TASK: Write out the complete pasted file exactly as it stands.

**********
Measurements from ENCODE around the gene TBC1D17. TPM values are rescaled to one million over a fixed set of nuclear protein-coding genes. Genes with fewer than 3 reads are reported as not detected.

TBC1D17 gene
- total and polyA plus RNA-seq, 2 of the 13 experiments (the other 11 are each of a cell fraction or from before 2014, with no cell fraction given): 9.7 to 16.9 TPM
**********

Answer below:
Measurements from ENCODE around the gene TBC1D17. TPM values are rescaled to one million over a fixed set of nuclear protein-coding genes. Genes with fewer than 3 reads are reported as not detected.

TBC1D17 gene
- total and polyA plus RNA-seq, 2 of the 13 experiments (the other 11 are each of a cell fraction or from before 2014, with no cell fraction given): 9.7 to 16.9 TPM